A few years back I did a fairly detailed review of the Rico Reserve clarinet mouthpieces (in two parts), and have been happily using the Reserves as my main clarinet mouthpieces ever since. The Reserves are, in particular, astonishingly consistent from specimen to specimen, presumably due to the very precise tooling that obviates the need for hand-finishing (which sounds cool but ultimately means a relatively high degree of variability).
The pro-line products formerly released under the Rico name are now D’Addario Woodwinds products, and they now include some alto saxophone mouthpieces, the Select Jazz series. I was pleased to hear from a contact at D’Addario Woodwinds who sent me some samples to try out.
My point of reference is the various Meyer-ish alto mouthpieces I have played for about the last 20 years, most recently the V16 series from Vandoren. I used the A6/medium chamber for a number of years, but more recently switched to the A6/small chamber, which gave me a little more bite in my sound that works well for me in louder situations (like big band lead playing, or blues gigs here in the Mississippi Delta) without having to strain as much.
The new D’Addario Select Jazz alto mouthpieces are currently available in three flavors, the D5M, the D6M, and the D7M. Larger numbers in the middle correspond to larger tip openings (details at D’Addario’s website). I got a couple of each to try. Each one says “medium chamber” on the box, so maybe D’Addario is considering other chamber sizes. At the moment street price seems to be a little higher than the V16s, but still basically in the same class.
As mentioned in a couple of otherreviews, the Select Jazz mouthpieces have an unusually tight fit on the neck cork, and they chewed up my aging cork a bit. Cork grease!
The mouthpieces have individual serial numbers, like the Reserve clarinet mouthpieces. When I asked about this during my clarinet mouthpiece review, the Rico/D’Addario rep told me there might in the future be some way of registering your mouthpiece online, maybe to access some kind of members-only content. I haven’t seen anything happen along these lines, so maybe there’s a more logical explanation, like that the numbers are just for quality control.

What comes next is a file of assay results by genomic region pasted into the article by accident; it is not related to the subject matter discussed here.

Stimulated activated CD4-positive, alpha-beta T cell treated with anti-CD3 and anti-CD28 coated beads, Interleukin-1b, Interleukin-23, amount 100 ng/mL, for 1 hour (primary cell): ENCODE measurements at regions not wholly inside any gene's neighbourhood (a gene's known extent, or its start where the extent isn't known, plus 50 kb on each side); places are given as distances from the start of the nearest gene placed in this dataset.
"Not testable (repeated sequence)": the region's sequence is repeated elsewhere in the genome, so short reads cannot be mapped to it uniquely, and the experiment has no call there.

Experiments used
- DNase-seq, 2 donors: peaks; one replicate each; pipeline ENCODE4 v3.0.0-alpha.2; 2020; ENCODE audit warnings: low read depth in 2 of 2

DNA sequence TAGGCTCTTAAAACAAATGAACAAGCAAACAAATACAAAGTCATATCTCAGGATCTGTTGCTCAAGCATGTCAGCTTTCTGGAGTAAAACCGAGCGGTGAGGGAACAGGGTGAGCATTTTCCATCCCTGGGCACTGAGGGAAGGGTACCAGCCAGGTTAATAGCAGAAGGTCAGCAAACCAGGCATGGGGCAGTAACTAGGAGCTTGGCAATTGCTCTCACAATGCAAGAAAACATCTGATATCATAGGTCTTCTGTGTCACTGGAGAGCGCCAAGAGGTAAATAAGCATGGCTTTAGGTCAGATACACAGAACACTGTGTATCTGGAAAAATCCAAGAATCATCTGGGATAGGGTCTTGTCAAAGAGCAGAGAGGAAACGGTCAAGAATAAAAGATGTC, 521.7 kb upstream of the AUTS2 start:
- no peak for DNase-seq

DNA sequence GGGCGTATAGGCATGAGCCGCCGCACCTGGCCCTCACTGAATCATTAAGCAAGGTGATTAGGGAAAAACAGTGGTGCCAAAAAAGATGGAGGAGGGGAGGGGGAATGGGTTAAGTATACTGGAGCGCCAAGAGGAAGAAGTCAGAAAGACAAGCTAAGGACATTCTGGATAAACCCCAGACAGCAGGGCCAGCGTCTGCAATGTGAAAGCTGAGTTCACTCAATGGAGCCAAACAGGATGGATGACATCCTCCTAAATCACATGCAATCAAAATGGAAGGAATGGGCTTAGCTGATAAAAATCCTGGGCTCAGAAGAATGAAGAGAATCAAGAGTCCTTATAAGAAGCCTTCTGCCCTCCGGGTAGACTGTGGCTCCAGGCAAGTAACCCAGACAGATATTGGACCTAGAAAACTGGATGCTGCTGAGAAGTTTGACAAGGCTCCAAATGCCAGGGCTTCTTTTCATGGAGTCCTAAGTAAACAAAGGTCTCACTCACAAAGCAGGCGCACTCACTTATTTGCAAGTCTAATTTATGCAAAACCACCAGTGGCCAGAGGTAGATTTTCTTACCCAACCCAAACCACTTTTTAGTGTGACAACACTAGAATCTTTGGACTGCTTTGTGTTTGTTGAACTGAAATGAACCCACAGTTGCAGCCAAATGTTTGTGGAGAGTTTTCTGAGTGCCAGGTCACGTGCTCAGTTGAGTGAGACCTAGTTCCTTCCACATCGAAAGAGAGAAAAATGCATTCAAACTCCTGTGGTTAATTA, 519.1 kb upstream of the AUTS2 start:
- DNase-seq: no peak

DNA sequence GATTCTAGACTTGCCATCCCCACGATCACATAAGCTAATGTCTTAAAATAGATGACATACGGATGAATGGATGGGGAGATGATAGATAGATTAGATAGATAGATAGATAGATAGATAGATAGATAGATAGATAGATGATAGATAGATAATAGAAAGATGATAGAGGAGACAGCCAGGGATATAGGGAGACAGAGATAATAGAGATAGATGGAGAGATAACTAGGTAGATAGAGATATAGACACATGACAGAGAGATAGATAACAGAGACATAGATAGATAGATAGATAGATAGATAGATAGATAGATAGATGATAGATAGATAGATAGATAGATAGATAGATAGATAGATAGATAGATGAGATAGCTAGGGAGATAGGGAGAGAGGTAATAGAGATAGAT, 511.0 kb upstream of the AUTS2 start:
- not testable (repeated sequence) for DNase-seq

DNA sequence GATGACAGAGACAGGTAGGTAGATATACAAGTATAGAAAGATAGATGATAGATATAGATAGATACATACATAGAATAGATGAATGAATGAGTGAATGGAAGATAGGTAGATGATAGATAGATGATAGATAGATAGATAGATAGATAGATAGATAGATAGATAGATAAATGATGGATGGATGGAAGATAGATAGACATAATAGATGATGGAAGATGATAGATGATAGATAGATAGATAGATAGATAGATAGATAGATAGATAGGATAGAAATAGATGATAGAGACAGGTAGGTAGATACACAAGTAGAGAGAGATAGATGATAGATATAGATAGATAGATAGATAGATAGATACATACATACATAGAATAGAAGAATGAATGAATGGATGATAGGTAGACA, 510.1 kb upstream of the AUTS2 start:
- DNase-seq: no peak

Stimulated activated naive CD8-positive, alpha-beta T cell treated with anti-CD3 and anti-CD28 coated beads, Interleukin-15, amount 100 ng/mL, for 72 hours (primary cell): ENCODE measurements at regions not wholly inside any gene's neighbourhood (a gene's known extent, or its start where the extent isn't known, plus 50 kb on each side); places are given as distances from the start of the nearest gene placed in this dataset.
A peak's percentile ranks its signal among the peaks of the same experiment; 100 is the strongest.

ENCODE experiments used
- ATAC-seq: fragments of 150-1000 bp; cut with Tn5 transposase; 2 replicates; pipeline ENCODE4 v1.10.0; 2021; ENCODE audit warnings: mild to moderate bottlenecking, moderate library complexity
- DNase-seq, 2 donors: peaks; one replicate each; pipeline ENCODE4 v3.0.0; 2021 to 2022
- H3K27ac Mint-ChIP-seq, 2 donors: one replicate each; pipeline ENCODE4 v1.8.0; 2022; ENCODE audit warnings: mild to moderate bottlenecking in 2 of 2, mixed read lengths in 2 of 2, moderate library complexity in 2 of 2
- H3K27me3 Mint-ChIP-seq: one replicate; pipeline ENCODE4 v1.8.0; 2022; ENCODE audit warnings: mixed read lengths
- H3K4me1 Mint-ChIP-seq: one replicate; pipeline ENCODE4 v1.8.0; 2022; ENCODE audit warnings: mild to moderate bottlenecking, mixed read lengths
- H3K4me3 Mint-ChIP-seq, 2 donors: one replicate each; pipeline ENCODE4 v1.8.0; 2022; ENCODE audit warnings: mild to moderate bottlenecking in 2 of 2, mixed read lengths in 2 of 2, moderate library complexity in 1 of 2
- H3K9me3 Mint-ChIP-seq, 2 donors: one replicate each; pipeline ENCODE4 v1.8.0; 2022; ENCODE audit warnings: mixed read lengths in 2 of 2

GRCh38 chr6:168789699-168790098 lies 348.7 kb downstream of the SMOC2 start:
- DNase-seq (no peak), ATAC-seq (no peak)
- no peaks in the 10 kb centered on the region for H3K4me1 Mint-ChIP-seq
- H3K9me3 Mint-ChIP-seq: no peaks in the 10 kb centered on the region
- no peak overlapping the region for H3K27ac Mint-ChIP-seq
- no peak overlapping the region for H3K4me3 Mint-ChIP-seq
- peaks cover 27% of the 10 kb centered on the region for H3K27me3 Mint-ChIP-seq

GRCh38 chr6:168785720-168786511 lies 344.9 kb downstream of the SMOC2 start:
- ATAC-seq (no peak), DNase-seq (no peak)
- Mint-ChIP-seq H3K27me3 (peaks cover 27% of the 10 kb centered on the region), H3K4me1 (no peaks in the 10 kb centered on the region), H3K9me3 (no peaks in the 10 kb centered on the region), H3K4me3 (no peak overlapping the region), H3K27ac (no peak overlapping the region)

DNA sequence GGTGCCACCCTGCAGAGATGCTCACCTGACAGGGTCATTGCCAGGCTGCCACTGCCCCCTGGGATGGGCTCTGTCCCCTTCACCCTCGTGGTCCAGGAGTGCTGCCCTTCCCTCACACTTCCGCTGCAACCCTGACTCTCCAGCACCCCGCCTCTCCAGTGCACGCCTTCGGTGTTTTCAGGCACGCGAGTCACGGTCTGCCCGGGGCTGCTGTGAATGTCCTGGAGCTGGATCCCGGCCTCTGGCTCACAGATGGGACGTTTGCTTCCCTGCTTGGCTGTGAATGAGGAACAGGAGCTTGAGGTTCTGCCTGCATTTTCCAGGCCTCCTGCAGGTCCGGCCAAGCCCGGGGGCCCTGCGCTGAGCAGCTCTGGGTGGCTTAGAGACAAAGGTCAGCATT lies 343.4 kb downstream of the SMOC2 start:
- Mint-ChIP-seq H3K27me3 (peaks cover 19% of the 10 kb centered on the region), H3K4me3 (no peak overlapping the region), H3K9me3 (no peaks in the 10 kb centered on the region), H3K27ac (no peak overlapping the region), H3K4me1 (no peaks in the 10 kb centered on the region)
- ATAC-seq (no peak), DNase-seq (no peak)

Here is a sound clip of each of the six mouthpieces I received, plus my two V16 mouthpieces for comparison. For all the sound clips I used the same inexpensive fake-leather-type ligature, but different reeds, a D’Addario Select Jazz filed 3S and a filed 3M, depending on which worked best with each individual mouthpiece. The V16s and the Jazz Select D5Ms worked better with the 3M reed, and the Jazz Select D6Ms and D7Ms seemed to prefer the 3S reed.
D’Addario Select Jazz D5M, specimen #1
D’Addario Select Jazz D5M, specimen #2
D’Addario Select Jazz D6M, specimen #1
D’Addario Select Jazz D6M, specimen #2
D’Addario Select Jazz D7M, specimen #1
D’Addario Select Jazz D7M, specimen #2
My old Vandoren V16 A6M
My old Vandoren V16 A6S
The differences are minor at best, and really in a pinch I could make any of these eight mouthpieces work, but here are a few observations:
The Select Jazz mouthpieces have noticeably more stable intonation than the V16s, especially the D5M. This is a bigger deal than tone, which is more malleable and more subjective.
The Select Jazz mouthpieces are, again, very consistent. This is the killer feature of D’Addario’s mouthpieces. I found the two D5Ms to be virtually interchangeable in terms of tone, response, and tuning, and the two D7Ms too. One of the D6Ms (#2) has, to my ear, just a tiny bit of an edge that I find unpleasant. I suspect that this one is slightly “off,” but the difference between the two is still quite minor compared to the differential in hand-finished production mouthpieces.
I do still want something with some edge to it, and the V16 small chamber still feels like is has more of that than any of the seven others, but not by much. The Select Jazz mouthpieces seem to have a bigger core and body to the sound, plus a bit higher volume, so I’m thinking it may be an acceptable tradeoff as far as making my presence known among the electric guitars.
Overall, I find the Select Jazz to respond better both down low in the staff and up above it than the V16s do. I didn’t play any altissimo in the sound clips, but I find the Select Jazz to have a slight advantage in that register as well.
The D5M and, to a lesser extent, the D6M, seem to be the best fit for my style and needs. The D7M doesn’t work as well for me—it has the louder but more spread tone and less-stable intonation you might expect from a larger tip opening—but it’s still one of the best mouthpieces I’ve played in that category, and it’s really only slightly large, not nearly as extreme as the tip openings offered by some other makers.
I think the Select Jazz D5M is going to be my new mouthpiece. (I’m keeping a D6M in my case for now too until I can try them both on a loud blues gig, but so far the D5M has worked well for small-group jazz.) The combination of solid intonation, pretty-but-gutsy tone, budget-friendly price, and amazing consistency make this a solid, versatile, and practical option for a working saxophonist. They are great for educators, too—they are easy to recommend to students because they are so easy to play and because they are so reliable in quality (much less need to order a half-dozen on approval and hope there’s a “good” one in the bunch). A great all-around, no-nonsense alto jazz mouthpiece.
I look forward to more offerings from D’Addario Woodwinds, perhaps alto mouthpieces in other chamber sizes, or mouthpieces for other saxophones.